Contamination in the unsaturated vadose zone at many industrial and former nuclear production sites presents a long-term threat to groundwater and potential risk to sensitive receptors (Campbell et al. 2012; Pearce et al. 2018; Truex et al. 2017; Wellman et al. 2008). Remedial strategies for the vadose zone typically include targeted elimination of the contaminant source term, and a reliance on attenuation mechanisms to limit contaminant flux to groundwater (Bagwell et al. 2018; Saslow et al. 2018; Szecsody et al. 2010). However, recalcitrant contaminants with long residence times may require stabilization in place to reduce their flux to groundwater. Because preferential flow path, subsurface heterogeneities, bypassed fractures, and areas of low to no permeability often accumulate contaminants, direct solutions for contaminant mass residing in low-permeability regions are needed. These zones are also responsible for rebound in contaminant concentrations after site cleanup is presumed complete (e.g., Thomson et al. 2008).
A perched aquifer sits beneath the B-Complex in the 200 East Area at the Hanford Site, in southeastern Washington state (Oostrom et al. 2013). Contamination of the vadose zone and the perched aquifer is the result of planned releases from infiltration galleries as well as unplanned releases from the overlying tank farms and associated facilities. The perched zone serves as a continuing source for uranium (U), technetium (Tc), and nitrate (NO3-) to the underlying aquifer. Water extraction is the current response action, but the large footprint and low hydraulic conductivity limit the effective removal of contaminants. Therefore, in situ remedial technologies may be needed in combination with flux control measures to properly address the contamination and complexity of this site.
Aqueous transport of redox active radionuclides (e.g., U, Tc) is strongly influenced by redox and pH conditions (Icenhower et al. 2008; Ilton et al. 2008; Liu et al. 2015; Qafoku et al. 2010). As such, subsurface biogeochemical conditions can be intentionally manipulated to promote reductive precipitation or adsorption to decrease the solubility of these radionuclides (Szecsody et al. 2004). However, reduced oxidation states for most radionuclides are prone to rapid re-oxidation as natural oxidative conditions reestablish. For example, groundwater concentrations of uranium were successfully depleted by in-situ biostimulation at the Oak Ridge Field Research Center (TN, USA) and at the Old Rifle Site (CO, USA); however, rapid re-oxidation resulted in remobilization once nutrient additions, and bioreduction, ceased (N’Guessan et al. 2010; Wu et al. 2007). Previous studies have also shown that pertechnetate can be readily bioreduced to Tc(IV)O2×xH2O (Istok et al. 2004; Fredrickson et al. 2009), a precipitate that can be quickly and nearly completely reoxidized. Tc precipitated with sulfide oxidizes more slowly (i.e., months; Lukens et al. 2002, 2005; Ferrier et al. 2013), but still oxidize.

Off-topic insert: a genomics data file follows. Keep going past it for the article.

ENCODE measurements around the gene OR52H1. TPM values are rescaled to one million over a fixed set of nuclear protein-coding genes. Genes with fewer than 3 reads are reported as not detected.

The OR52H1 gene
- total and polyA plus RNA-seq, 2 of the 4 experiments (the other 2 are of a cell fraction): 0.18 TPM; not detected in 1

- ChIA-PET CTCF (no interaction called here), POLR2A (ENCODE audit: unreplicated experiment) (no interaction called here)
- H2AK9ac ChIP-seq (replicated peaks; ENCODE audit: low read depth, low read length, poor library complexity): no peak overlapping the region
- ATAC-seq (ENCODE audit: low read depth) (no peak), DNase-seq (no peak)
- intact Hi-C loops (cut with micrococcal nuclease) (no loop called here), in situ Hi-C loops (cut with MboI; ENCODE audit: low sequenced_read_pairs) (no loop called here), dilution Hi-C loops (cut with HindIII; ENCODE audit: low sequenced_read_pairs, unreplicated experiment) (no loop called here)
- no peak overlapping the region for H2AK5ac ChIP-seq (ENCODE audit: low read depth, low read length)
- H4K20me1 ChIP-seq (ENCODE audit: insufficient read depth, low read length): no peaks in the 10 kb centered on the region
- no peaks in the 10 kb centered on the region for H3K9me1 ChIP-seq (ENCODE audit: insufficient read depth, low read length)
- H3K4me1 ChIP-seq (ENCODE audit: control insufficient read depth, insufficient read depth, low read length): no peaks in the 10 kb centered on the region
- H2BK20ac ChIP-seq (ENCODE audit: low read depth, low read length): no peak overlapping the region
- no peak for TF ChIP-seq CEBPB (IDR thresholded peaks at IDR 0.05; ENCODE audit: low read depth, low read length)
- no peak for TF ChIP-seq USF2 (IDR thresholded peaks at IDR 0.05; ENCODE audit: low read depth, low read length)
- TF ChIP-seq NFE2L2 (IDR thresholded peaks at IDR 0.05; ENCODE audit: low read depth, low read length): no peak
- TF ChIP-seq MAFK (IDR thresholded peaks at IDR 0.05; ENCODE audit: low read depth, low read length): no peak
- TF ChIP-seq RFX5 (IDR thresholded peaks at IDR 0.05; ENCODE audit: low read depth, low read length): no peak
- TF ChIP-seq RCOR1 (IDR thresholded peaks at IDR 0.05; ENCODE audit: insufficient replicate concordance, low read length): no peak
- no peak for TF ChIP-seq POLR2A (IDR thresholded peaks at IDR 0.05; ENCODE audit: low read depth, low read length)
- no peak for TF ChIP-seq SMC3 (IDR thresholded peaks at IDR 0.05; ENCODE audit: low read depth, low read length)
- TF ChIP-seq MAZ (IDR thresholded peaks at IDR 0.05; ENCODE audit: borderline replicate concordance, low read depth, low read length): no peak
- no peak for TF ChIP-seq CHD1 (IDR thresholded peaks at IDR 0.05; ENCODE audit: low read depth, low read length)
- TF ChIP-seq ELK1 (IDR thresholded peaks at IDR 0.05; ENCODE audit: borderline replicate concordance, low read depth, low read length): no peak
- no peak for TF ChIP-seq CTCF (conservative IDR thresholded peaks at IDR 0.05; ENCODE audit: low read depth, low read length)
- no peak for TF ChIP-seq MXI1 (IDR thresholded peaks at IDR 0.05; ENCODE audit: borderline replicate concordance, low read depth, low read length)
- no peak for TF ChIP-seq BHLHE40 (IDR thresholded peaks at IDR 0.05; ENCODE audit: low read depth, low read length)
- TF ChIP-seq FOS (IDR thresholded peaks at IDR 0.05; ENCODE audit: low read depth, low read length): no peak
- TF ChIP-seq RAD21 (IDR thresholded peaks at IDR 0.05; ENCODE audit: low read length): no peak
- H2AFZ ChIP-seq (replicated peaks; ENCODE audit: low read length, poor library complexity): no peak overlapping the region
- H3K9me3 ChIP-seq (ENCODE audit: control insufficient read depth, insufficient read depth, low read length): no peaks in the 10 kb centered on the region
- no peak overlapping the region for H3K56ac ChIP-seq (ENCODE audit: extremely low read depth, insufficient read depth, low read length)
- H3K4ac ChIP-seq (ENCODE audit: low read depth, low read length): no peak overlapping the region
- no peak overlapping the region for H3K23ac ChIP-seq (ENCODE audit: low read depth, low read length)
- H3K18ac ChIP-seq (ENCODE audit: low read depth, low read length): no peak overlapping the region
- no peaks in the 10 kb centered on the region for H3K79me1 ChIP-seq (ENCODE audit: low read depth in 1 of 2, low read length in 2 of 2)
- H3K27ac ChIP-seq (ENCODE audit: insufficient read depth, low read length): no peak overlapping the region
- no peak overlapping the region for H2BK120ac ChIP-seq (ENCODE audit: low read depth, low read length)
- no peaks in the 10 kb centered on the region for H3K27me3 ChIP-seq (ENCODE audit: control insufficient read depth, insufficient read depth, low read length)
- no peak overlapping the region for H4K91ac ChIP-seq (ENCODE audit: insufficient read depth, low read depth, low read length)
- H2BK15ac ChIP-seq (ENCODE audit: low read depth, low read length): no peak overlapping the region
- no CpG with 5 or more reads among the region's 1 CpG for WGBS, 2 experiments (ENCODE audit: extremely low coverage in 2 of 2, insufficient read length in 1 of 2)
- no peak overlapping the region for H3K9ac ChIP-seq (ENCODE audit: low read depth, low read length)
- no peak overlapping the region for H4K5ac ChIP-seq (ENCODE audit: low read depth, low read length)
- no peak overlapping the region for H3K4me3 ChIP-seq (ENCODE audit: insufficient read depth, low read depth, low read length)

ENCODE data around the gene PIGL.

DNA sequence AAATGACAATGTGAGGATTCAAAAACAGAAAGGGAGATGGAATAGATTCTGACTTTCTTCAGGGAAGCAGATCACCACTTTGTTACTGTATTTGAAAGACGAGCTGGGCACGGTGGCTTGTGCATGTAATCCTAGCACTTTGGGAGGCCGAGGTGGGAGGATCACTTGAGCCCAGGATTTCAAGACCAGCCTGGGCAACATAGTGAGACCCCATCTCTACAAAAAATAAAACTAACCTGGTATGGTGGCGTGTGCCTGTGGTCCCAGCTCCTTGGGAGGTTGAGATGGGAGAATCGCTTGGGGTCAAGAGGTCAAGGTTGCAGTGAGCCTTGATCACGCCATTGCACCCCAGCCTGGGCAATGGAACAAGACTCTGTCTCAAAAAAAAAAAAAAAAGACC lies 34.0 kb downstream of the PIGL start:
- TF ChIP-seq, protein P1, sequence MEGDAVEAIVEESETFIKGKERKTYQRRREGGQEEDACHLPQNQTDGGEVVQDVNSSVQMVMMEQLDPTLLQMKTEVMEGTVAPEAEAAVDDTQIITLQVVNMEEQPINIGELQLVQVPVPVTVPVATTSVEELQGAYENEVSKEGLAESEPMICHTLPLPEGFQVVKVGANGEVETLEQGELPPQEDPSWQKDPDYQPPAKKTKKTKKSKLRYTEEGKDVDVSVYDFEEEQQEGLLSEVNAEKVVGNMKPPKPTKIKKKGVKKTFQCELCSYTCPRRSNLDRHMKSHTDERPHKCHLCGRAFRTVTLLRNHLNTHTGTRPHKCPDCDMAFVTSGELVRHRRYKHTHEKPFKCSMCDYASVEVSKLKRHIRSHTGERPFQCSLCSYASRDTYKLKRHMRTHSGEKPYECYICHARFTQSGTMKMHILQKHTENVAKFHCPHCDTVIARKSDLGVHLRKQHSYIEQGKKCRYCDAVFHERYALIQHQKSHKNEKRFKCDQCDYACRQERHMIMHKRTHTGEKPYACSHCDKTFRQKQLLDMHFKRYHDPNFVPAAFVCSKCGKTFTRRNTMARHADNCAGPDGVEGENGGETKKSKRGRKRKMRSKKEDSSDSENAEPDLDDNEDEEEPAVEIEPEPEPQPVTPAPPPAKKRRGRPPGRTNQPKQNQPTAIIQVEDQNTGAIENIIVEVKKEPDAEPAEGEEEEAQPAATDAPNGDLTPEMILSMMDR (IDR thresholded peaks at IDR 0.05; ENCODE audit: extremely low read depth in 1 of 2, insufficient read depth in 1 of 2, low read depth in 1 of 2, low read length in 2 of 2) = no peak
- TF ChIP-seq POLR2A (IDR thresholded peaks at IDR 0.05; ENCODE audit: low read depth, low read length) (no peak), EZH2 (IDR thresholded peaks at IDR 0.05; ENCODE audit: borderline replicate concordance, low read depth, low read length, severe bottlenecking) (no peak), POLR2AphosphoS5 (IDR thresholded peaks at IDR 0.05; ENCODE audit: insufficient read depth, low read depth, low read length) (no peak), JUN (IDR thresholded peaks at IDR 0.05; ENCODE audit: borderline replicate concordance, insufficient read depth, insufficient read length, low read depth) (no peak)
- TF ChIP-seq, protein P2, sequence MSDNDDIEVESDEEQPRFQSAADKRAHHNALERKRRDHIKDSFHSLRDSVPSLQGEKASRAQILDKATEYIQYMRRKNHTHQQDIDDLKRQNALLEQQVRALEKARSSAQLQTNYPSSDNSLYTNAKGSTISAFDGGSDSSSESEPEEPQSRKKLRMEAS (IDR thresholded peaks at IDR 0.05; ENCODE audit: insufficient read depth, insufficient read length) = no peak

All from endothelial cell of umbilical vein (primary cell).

Because these effects are temporary, reductive immobilization of certain metals and radionuclides is only part of a long-term remedial strategy for contaminated sites. Stabilization measures are required to meaningfully retard or prevent eventual re-oxidation and re-mobilization of radionuclides such as U and Tc. Temporarily reduced Tc(IV) precipitate has been shown by X-ray absorption near edge structure (XANES) surface phase analysis to be stable under oxic conditions due to coating by aluminosilicates in water-saturated sediments (Szecsody et al. 2014), and is also hypothesized to occur at low water saturation for pertechnetate-laden sediment treated with H2S and NH3 gasses (Szecsody et al. 2015). Ammonia gas treatment of unsaturated sediments also results in U(VI) reduction and precipitation and aluminosilicate coatings (Di Pietro et al. 2020; Szecsody et al. 2011).